The second season of FX's "American Crime Story" is called "The Assassination of Gianni Versace." The first was the smash hit and award season bonanza "The People Vs. O.J. Simpson."
Versace begins at 10 p.m. Jan. 17.
It confronts a specific period's homophobia directly in a way that, despite the geometrically progressing acceleration of the subject everywhere, is still not all that common. Which is why, in its way, some will see it as brave, even now when gay subject matter has been routine for decades all over television.
But that is the whole point of Ryan Murphy's "American Crime Story" this time around.
The nine-part limited series is based on the 2008 book "Vulgar Favors: Gianni Versace and the Largest Failed Manhunt in U.S. History" by Maureen Orth, the brilliant Vanity Fair reporter who is the widow of Tim Russert and the mother of Luke Russert.
Versace was murdered in 1997 in front of his Miami Estate by the disturbed serial killer Andrew Cunanan who, said Orth recently at a New York screening, "wanted to be everything Versace was but he wasn't willing to do the work for it. The idea that he was willing to kill for fame -- there's a line from there to getting famous on a sex tape like the Kardashians down to becoming president of the United States because you're a reality TV star."
Cunanan's killing for fame seems more than a little related to the motivations of Mark David Chapman's murder of John Lennon.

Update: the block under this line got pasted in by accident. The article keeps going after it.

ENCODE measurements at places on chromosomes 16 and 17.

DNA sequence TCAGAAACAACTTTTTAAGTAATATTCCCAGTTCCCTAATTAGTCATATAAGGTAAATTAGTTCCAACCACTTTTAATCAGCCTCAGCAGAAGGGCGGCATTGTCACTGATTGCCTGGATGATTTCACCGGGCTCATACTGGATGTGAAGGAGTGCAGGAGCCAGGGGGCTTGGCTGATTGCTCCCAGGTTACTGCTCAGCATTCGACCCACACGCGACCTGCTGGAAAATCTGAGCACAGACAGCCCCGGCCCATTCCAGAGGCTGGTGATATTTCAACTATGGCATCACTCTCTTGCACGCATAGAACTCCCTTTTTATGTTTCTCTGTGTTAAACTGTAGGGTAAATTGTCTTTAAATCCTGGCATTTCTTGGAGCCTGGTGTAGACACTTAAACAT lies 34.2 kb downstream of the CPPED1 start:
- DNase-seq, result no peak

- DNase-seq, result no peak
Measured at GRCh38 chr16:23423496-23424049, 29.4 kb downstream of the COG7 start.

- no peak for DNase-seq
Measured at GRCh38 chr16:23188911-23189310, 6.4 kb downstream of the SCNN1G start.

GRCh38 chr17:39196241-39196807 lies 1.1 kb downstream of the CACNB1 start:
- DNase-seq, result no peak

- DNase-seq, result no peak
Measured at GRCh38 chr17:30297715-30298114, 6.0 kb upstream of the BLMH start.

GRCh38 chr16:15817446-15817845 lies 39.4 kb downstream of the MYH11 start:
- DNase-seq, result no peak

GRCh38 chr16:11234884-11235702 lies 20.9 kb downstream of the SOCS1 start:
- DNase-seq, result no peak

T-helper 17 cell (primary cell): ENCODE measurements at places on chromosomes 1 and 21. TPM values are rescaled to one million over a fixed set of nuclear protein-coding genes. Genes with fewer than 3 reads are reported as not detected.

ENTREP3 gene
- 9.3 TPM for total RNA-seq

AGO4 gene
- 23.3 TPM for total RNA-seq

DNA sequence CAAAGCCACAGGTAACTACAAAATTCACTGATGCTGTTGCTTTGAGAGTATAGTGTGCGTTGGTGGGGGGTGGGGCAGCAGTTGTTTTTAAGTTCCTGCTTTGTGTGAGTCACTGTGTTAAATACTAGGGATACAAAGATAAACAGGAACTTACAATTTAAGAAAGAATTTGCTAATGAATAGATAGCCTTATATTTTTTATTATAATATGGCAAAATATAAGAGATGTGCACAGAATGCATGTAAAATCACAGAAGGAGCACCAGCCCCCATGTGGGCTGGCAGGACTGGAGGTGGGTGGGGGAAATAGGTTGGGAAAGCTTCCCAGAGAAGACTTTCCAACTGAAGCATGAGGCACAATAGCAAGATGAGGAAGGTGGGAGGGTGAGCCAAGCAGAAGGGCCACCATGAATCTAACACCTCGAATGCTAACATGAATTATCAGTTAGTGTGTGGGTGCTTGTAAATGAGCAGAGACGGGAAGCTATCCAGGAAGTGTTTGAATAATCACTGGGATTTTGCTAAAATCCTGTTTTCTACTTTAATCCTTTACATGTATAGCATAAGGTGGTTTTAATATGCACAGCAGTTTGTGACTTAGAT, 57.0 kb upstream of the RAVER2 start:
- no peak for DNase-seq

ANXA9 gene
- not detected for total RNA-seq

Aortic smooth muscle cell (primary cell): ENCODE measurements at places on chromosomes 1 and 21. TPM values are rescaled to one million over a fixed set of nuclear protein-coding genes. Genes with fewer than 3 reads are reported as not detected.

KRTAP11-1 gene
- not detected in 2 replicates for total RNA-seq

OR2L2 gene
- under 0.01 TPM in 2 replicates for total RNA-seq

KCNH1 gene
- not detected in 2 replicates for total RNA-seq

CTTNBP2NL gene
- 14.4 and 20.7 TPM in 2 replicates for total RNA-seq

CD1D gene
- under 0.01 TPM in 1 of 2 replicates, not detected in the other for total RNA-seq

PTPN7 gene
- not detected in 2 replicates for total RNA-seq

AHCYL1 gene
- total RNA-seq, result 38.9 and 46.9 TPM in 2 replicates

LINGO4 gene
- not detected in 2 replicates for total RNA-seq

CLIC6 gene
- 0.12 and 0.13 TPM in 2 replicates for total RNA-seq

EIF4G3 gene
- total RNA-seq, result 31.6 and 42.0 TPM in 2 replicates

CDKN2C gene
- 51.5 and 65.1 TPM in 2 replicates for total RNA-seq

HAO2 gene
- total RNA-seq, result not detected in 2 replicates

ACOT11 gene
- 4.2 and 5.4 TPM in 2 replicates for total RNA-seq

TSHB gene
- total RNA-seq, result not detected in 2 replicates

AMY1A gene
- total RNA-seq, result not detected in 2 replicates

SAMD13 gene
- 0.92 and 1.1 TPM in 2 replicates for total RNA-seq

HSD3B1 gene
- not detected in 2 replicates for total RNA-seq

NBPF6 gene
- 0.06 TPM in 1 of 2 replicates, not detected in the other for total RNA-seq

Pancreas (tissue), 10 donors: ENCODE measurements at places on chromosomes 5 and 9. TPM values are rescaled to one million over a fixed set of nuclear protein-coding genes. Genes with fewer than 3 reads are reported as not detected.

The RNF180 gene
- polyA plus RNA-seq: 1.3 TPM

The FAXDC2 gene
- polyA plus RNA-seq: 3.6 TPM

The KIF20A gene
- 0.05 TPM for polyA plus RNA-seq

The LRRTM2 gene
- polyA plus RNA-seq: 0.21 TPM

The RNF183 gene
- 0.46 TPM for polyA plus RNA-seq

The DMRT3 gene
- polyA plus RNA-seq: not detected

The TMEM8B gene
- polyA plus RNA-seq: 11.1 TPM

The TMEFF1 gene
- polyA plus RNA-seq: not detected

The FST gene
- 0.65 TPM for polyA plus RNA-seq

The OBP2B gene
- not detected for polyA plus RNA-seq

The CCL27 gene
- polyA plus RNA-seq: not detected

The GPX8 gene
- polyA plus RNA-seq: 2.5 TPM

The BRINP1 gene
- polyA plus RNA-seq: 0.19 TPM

If you read about that advance presentation in a New York theater, you come up with what sounds like a mission statement from Murphy that seems at odds with Orth's tough social and media criticism.
Says Murphy "We're trying to understand the psychology of someone who could be drawn to do those deeds."
The trouble, of course, is that there is an immense difference between the amount of fame possessed by Versace, even at his "designer to the stars" zenith, and Simpson, even during the lowest point of America's public obsession with his wife's savage murder.
That too, is related to the relative lack of passion in investigation of crimes in the LGBT community. At its base though, we're talking about the apogee of fame that can be achieved by a fashion designer, however ubiquitous his clients, compared to that achieved by a great football star, decent sportscaster, commercial spokesman and playful comic actor.
O.J. was in American living rooms and bedrooms running through airports while little old ladies shouted "Go, O.J. go." If Versace had been in nightly TV commercials, things would have been different. What we see in the opening minutes of the new Versace series is a picture opposite to that of a populist American hero. Murphy's "Versace," in that opening episode, is nothing so much as a late-20th century version of a Venetian prince up to his receded hairline in impossible luxury. The act of waking up in the morning and being served his morning orange juice seems to epitomize the luxury of a Medici.
Even so we're talking about about American fame on a vastly lower level than O.J., even before the obsession with the murder and trial began.